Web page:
You must have cookies enabled to use this website.

Brazil’s art market resists…

[31 Jul 2018]

Facing the worst economic crisis in the country’s history, the domestic market for Brazilian artists has remained relatively buoyant compared with the international market, with slow sales in New York and London.

Less than 10 years ago, Brazil was seen as a model of virtue by a large segment of the international art community who believed Brazil was about to become the market’s new Eldorado. The country’s magnetism was strong enough to attract the biggest international galleries, with David Zwirner, Sadie Coles, Hauser & Wirth and the Gagosian all taking positions on the ArtRio art fair despite the extremely heavy import duties applied to cultural goods. A number of new structures emerged including art galleries (some of which took on colossal dimensions like the Raquel Arnaud gallery with no less than 930 m2 in Sao Paulo in 2011), associations to promote Brazilian artists into the international art market and various Brazilian investment companies focused on giving advice on and investing in works by their compatriots1, etc.

As the “Brazilian Art boom” materialised, the prices of works by the country’s artists rose rapidly on the auction market and the LatAm art specialists at Sotheby’s, Phillips and Christie’s were all looking forward to an excellent business climate. Naturally… works by the handful of artists already at the forefront of the Brazilian art scene started inflating rapidly… Sergio DE CAMARGO’s Relief fetched a new auction record in 2009 at $1.5 million in New York, tripling its his high estimate. Four years later, another Camargo work, only half the size of Relief, fetched a substantially higher price, exceeding $2 million3. In short between 2009 and 2014, all the dealers, private collectors and museums had their hopes pinned on the providential development of the Brazilian art market which, in itself, triggered a strong surge in prices.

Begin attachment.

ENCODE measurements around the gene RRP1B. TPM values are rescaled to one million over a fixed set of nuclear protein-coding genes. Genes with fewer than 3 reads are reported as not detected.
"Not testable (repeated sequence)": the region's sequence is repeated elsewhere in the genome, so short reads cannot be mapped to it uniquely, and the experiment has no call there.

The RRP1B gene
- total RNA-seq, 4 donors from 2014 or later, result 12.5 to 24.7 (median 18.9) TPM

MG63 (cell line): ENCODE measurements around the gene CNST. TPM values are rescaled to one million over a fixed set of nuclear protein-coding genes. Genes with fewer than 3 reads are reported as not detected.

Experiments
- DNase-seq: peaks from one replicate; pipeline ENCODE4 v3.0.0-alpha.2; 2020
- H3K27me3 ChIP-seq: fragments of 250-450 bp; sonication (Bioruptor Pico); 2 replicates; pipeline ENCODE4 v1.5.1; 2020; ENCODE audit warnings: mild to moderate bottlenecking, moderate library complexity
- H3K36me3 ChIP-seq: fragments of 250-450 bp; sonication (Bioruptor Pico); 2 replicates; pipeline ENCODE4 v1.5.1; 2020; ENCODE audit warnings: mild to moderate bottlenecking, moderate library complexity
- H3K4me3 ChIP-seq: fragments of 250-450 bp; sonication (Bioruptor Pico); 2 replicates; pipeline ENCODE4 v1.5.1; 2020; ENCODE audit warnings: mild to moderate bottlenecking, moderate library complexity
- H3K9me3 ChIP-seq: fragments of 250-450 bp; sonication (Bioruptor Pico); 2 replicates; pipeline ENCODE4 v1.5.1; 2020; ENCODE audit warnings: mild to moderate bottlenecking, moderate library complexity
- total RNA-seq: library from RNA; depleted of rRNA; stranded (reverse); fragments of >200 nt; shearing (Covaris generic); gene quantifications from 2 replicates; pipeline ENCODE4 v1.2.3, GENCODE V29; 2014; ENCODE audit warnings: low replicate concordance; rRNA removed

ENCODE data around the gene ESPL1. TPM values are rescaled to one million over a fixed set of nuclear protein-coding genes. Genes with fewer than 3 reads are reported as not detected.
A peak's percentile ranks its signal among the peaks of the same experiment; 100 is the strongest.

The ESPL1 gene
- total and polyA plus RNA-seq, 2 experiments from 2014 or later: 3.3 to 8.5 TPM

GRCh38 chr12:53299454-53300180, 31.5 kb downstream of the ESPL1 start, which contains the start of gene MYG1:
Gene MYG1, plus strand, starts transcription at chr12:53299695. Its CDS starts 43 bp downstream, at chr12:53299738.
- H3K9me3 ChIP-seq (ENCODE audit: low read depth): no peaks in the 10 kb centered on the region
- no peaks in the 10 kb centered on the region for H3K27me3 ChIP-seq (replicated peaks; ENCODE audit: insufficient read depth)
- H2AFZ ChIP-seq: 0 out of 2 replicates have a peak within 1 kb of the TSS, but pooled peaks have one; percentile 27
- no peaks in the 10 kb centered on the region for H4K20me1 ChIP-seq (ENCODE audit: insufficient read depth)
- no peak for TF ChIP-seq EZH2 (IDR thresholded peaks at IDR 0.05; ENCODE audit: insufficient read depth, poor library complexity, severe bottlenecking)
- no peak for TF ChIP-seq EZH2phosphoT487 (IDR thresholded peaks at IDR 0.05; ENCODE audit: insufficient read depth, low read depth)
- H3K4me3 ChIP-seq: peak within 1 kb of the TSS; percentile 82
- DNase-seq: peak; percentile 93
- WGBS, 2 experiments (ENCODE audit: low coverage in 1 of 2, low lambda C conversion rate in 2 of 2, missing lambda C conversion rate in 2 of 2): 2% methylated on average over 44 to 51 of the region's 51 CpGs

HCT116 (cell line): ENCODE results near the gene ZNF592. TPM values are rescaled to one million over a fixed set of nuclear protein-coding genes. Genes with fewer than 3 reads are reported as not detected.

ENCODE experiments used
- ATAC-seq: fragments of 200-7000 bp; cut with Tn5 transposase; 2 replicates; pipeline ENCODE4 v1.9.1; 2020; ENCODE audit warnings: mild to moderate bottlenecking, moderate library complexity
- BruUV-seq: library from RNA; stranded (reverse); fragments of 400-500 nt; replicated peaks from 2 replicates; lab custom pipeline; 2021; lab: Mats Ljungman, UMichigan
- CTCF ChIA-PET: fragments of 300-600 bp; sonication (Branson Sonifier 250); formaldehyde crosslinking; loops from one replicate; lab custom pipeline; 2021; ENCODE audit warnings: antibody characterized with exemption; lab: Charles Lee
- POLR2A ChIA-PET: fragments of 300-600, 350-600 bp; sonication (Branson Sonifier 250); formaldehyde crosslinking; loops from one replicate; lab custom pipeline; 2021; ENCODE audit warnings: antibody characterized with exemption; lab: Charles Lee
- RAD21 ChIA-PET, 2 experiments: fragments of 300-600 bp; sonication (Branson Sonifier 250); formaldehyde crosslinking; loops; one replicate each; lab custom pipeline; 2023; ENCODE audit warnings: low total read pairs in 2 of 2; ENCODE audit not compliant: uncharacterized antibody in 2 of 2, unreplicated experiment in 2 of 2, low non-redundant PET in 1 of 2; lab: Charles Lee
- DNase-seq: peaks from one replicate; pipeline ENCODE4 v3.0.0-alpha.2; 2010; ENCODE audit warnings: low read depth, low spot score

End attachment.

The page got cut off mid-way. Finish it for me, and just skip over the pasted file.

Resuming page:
But over the last three years, the dream has substantially unravelled. In a deep political and economic crisis, Brazil is going through a critical period. The country is undermined by corruption scandals and shaken by acts of violence… a context that appears to have impacted the confidence of the country’s art market professionals. The loss of confidence on the country’s domestic market may well have been exacerbated by the White Cube’s decision in 2015 to close its Brazilian branch just a few months after the start of the Petrobras scandal. However Brazil’s gallerists and dealers have not given in to pessimism and even White Cube has maintained contact with Brazil via the São Paulo art fair (SP Arte), the last edition of which was particularly lucrative for the British gallery.